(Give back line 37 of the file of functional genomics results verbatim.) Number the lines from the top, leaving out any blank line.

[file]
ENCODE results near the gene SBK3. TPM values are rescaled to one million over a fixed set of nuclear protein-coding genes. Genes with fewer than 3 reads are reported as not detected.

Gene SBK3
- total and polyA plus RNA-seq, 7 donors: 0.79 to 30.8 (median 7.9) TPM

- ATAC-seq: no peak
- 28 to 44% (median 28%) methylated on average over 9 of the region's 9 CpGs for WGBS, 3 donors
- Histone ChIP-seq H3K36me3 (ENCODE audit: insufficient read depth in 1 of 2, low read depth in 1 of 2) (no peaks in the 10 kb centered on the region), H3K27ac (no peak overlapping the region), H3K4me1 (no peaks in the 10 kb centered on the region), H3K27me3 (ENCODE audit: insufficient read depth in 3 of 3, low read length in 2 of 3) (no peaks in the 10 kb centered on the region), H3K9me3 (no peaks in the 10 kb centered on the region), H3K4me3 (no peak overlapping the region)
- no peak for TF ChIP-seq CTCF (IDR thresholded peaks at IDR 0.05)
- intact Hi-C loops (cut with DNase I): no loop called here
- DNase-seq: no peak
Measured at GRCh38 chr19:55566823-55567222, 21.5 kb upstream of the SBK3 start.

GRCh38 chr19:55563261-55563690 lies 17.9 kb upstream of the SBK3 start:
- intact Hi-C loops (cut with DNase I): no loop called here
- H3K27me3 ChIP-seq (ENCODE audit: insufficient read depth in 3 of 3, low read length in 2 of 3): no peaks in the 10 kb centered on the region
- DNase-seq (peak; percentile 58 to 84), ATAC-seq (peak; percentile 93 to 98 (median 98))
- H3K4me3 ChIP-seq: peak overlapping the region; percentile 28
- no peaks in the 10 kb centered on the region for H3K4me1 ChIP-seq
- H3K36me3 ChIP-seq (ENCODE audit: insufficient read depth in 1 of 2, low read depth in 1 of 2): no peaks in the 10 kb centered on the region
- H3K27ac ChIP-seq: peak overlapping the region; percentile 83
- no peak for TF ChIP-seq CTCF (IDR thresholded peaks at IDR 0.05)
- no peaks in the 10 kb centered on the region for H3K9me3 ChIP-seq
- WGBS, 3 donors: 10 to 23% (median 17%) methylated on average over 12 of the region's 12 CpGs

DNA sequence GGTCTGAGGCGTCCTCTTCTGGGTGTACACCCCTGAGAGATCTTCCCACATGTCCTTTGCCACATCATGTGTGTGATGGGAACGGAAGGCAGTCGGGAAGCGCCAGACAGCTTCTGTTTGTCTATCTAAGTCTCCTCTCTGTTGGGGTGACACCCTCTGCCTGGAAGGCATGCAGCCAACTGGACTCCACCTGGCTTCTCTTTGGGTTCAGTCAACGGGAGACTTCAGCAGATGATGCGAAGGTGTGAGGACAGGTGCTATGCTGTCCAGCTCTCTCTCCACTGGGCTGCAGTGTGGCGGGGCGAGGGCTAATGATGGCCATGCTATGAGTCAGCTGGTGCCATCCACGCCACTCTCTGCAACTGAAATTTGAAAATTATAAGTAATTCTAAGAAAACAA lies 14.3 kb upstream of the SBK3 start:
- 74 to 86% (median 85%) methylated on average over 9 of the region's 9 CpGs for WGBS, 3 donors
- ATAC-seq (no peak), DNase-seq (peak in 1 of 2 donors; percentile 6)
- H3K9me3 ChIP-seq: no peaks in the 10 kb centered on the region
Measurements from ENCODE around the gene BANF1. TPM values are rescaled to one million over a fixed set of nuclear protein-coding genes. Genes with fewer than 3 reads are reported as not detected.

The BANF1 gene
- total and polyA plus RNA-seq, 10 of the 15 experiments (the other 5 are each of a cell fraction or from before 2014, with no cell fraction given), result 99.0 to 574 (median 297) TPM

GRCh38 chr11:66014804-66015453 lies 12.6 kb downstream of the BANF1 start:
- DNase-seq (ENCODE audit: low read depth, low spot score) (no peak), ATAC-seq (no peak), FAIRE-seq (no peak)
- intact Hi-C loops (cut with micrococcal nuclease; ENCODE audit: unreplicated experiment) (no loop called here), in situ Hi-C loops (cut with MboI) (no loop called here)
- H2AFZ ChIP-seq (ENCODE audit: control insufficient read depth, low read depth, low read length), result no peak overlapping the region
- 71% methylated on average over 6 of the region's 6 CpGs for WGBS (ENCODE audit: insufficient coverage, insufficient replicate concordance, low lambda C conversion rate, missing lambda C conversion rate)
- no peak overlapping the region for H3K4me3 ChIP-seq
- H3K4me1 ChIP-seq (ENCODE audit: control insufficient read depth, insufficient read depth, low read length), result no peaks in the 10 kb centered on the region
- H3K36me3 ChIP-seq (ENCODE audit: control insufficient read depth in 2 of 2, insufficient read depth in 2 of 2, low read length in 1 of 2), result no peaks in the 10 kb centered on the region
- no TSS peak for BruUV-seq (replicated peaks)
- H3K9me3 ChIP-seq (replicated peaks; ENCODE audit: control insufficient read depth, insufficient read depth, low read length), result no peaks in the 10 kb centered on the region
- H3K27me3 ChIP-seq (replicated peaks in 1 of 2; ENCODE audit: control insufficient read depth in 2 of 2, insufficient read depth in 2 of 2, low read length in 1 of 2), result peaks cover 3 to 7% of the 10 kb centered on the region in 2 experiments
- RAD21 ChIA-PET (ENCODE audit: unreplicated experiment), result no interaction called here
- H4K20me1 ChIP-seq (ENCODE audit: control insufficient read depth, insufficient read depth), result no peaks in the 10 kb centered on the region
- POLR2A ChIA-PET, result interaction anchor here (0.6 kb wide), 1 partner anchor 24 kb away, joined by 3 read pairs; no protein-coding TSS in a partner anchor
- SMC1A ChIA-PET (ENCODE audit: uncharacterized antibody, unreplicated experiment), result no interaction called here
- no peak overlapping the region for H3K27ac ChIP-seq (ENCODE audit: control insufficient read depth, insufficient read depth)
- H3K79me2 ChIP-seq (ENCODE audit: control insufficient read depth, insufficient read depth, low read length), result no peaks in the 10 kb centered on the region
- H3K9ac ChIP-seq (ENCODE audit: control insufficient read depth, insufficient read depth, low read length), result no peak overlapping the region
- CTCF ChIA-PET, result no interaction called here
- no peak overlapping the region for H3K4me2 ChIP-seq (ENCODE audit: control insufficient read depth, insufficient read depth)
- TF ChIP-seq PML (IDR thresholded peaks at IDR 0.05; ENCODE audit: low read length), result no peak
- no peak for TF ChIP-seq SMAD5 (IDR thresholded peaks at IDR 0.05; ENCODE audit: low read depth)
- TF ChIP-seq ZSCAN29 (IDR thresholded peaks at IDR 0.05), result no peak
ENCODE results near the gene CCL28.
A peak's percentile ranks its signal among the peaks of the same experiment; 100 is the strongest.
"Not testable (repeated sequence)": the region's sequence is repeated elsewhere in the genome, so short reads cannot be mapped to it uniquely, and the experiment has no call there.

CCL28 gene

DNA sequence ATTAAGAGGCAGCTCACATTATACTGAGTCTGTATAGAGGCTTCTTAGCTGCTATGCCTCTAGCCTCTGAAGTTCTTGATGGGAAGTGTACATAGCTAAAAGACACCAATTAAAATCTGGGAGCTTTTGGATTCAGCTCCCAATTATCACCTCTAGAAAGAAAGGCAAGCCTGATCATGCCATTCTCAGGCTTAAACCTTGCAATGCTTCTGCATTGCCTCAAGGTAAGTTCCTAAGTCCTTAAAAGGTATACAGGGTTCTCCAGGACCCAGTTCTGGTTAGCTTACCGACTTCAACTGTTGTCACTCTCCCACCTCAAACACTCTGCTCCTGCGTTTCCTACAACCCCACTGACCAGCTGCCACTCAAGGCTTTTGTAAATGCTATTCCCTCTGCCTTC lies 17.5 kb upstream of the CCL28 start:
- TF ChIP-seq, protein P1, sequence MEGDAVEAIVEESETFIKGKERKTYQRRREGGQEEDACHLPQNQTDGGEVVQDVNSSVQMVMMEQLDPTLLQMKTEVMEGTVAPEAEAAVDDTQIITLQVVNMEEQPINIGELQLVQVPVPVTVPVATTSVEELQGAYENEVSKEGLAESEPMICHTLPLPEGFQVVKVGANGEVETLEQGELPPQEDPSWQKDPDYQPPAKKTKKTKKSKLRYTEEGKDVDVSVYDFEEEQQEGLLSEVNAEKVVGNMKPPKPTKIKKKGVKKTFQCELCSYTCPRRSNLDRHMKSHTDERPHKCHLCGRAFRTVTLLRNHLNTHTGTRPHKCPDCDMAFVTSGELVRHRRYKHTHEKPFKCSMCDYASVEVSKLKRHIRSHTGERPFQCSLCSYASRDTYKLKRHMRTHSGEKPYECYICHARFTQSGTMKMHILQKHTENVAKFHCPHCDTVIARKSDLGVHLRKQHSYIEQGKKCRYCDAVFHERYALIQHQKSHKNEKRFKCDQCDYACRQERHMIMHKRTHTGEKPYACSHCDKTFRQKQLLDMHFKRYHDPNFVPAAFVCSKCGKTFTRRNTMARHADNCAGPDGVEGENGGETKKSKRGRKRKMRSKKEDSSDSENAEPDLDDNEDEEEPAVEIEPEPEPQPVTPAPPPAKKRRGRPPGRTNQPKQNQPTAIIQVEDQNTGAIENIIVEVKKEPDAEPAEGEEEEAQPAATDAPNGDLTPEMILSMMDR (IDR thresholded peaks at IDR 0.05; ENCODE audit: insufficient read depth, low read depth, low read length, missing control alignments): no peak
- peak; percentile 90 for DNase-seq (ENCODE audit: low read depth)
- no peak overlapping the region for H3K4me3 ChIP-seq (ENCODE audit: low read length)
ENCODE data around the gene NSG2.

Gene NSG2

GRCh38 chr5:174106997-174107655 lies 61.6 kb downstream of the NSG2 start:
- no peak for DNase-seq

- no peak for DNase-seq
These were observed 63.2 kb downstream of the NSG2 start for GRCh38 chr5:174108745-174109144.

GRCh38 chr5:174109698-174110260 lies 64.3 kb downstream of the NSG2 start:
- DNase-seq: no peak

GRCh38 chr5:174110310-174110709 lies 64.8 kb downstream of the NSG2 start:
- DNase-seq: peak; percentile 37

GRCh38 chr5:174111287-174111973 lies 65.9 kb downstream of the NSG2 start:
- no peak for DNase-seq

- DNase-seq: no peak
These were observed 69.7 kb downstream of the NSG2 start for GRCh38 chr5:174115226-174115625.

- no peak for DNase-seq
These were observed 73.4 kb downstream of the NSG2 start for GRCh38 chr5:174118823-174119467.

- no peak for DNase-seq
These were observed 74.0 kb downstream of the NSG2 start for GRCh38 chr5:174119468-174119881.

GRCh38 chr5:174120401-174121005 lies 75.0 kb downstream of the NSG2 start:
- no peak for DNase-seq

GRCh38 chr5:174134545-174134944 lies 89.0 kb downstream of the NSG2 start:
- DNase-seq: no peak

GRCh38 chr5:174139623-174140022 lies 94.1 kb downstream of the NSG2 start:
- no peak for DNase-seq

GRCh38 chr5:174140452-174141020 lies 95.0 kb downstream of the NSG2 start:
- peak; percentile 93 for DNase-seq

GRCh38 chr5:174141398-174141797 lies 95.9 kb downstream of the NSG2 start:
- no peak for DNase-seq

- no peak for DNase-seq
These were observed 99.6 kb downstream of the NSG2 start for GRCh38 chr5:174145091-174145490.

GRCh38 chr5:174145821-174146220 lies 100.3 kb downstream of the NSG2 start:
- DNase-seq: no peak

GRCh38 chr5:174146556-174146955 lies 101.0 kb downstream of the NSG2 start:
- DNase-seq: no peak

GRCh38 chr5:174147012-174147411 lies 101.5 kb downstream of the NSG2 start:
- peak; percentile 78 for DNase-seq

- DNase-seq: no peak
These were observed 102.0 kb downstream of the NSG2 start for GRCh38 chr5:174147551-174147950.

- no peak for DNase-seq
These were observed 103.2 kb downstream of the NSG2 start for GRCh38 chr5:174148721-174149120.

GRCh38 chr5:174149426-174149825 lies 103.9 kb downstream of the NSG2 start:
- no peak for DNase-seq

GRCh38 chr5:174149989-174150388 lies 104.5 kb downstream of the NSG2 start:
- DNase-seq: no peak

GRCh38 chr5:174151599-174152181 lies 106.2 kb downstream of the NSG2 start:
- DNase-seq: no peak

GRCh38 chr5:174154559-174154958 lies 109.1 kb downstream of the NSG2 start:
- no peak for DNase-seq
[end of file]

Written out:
- no TSS peak for BruUV-seq (replicated peaks)